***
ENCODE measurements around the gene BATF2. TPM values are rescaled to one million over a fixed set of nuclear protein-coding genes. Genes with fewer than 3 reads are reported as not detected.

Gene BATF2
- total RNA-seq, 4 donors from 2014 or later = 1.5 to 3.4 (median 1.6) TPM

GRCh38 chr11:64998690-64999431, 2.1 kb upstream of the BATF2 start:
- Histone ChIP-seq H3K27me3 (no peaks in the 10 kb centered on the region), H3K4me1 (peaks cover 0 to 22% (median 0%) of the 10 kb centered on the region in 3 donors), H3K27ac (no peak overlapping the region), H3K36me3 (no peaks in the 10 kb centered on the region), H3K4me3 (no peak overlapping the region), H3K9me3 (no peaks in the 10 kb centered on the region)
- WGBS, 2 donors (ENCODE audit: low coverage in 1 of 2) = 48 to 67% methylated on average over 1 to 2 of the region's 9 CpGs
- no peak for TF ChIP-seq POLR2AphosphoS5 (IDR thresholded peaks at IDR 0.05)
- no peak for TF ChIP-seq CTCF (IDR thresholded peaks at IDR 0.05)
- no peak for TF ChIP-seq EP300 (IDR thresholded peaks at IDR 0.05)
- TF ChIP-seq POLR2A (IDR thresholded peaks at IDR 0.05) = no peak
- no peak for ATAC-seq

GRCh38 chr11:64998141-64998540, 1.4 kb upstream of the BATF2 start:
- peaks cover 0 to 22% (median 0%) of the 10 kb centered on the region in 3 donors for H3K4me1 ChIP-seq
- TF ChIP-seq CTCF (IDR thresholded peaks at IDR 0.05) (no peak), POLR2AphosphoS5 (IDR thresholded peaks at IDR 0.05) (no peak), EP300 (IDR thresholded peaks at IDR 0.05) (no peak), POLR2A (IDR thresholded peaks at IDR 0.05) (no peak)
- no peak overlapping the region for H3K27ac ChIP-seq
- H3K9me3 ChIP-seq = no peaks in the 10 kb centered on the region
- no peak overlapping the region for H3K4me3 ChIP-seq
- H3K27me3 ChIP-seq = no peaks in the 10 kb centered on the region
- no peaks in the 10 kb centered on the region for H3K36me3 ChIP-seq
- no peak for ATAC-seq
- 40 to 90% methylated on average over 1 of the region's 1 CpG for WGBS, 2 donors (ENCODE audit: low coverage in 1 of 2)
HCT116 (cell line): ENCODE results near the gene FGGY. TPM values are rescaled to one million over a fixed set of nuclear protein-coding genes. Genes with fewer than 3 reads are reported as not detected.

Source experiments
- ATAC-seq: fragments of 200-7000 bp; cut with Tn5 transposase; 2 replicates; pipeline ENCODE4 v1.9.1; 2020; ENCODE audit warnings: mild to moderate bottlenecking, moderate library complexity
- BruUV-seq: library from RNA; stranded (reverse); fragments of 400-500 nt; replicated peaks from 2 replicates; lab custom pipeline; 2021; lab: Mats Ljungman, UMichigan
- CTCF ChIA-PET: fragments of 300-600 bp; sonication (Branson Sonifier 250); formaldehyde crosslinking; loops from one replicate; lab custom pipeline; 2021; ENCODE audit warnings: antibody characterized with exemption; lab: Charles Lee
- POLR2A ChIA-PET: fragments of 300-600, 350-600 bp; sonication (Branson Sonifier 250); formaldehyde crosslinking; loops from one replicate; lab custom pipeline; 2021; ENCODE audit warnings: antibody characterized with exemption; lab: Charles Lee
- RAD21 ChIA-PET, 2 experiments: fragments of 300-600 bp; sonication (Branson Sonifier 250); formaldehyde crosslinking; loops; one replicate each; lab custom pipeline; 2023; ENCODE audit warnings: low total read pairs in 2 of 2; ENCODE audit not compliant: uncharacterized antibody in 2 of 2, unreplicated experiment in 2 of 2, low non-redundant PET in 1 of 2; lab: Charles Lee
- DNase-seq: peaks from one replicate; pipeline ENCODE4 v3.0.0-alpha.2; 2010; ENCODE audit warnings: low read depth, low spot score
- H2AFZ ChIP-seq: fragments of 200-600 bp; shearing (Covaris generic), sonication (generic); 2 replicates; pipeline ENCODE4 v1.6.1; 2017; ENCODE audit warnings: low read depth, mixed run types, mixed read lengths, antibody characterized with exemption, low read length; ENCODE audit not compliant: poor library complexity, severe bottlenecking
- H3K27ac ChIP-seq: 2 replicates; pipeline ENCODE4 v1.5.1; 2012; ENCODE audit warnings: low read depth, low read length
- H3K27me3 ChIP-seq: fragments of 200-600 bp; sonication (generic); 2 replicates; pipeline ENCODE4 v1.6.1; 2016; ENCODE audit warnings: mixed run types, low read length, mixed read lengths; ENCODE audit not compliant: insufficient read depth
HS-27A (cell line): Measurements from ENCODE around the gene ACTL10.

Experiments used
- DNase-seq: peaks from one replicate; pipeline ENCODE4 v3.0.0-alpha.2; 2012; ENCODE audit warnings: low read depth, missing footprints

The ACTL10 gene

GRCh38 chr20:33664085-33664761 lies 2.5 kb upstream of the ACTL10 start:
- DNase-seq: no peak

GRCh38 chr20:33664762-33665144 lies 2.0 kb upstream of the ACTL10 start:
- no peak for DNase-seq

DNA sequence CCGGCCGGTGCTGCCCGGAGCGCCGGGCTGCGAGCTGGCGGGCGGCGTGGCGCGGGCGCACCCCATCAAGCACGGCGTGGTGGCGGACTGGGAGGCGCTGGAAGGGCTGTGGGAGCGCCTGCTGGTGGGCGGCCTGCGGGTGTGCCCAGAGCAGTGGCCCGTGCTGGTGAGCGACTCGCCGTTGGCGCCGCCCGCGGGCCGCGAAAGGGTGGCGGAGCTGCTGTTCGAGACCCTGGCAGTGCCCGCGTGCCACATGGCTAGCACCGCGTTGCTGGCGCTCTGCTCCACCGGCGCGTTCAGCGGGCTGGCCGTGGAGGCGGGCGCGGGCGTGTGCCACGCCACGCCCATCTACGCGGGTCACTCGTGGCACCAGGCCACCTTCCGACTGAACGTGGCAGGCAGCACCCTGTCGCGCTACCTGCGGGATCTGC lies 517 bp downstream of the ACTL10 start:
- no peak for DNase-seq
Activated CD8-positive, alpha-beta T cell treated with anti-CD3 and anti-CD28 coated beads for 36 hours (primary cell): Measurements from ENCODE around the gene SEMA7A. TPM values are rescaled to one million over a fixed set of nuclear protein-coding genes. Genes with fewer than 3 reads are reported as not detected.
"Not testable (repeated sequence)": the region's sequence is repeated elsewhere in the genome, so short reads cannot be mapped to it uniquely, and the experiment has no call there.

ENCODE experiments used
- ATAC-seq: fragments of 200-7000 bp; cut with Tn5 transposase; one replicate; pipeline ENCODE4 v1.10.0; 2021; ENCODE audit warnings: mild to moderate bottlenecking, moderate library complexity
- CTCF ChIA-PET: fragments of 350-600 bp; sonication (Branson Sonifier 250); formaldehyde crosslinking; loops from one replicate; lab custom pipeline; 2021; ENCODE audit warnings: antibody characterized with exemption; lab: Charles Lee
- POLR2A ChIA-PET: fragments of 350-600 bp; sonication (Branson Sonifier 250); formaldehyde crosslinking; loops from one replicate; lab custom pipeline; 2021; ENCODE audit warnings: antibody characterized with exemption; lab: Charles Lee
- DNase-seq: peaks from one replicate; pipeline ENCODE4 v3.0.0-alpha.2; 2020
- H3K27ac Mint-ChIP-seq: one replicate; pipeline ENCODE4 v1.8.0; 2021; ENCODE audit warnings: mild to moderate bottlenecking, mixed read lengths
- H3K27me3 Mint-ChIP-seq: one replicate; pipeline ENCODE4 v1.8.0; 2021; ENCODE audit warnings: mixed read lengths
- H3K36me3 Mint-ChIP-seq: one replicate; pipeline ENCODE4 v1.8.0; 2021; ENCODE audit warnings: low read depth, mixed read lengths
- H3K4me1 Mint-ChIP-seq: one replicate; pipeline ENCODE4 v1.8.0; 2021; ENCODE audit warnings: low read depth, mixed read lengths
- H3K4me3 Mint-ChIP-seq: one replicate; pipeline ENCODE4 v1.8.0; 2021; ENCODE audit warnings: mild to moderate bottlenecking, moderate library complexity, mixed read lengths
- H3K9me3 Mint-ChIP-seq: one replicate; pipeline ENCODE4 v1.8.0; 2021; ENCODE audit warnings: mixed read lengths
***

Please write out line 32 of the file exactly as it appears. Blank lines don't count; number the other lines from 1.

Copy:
- H3K27me3 ChIP-seq: fragments of 200-600 bp; sonication (generic); 2 replicates; pipeline ENCODE4 v1.6.1; 2016; ENCODE audit warnings: mixed run types, low read length, mixed read lengths; ENCODE audit not compliant: insufficient read depth